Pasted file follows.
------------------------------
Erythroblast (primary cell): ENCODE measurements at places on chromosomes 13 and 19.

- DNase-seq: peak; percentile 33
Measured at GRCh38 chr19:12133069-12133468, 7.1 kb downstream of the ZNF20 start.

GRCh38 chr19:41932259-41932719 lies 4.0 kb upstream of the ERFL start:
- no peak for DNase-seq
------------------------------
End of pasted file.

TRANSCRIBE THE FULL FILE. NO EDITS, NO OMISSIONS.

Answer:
Erythroblast (primary cell): ENCODE measurements at places on chromosomes 13 and 19.

- DNase-seq: peak; percentile 33
Measured at GRCh38 chr19:12133069-12133468, 7.1 kb downstream of the ZNF20 start.

GRCh38 chr19:41932259-41932719 lies 4.0 kb upstream of the ERFL start:
- no peak for DNase-seq